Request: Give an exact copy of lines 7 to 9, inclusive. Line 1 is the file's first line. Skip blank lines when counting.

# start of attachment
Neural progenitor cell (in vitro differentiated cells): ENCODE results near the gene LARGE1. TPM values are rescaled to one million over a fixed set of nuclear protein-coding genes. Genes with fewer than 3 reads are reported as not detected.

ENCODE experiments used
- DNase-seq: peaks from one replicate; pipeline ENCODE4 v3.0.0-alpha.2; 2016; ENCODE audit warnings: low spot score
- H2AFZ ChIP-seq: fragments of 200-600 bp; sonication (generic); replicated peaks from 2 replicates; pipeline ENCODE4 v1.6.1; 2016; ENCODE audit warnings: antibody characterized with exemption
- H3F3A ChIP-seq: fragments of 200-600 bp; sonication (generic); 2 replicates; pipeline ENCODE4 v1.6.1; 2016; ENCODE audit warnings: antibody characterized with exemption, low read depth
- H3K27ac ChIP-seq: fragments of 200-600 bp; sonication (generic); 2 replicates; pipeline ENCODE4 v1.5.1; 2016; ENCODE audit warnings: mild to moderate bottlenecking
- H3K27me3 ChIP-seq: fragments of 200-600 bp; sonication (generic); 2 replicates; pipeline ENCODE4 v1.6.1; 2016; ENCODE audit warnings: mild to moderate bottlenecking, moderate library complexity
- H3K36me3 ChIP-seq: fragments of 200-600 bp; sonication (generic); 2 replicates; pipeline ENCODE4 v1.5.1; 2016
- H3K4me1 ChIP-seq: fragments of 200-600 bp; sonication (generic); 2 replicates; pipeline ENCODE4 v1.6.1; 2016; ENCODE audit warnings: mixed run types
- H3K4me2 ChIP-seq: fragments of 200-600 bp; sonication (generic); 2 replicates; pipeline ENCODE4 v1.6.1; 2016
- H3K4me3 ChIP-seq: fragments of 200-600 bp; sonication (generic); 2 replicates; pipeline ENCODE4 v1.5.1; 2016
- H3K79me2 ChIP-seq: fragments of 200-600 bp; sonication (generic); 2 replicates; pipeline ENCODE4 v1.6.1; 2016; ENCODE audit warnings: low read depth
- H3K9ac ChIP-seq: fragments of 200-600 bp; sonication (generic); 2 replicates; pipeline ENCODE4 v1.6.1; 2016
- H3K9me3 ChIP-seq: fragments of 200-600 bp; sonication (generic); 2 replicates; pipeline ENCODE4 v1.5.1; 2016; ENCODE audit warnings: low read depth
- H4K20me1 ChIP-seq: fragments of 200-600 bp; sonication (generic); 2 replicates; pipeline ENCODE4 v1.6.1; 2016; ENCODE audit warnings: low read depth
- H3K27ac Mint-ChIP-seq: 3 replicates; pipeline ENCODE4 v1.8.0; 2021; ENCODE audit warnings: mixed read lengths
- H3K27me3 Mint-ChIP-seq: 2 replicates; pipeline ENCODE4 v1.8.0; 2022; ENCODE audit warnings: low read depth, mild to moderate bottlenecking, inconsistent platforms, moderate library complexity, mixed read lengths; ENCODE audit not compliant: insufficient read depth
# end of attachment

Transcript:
- H3K27me3 ChIP-seq: fragments of 200-600 bp; sonication (generic); 2 replicates; pipeline ENCODE4 v1.6.1; 2016; ENCODE audit warnings: mild to moderate bottlenecking, moderate library complexity
- H3K36me3 ChIP-seq: fragments of 200-600 bp; sonication (generic); 2 replicates; pipeline ENCODE4 v1.5.1; 2016
- H3K4me1 ChIP-seq: fragments of 200-600 bp; sonication (generic); 2 replicates; pipeline ENCODE4 v1.6.1; 2016; ENCODE audit warnings: mixed run types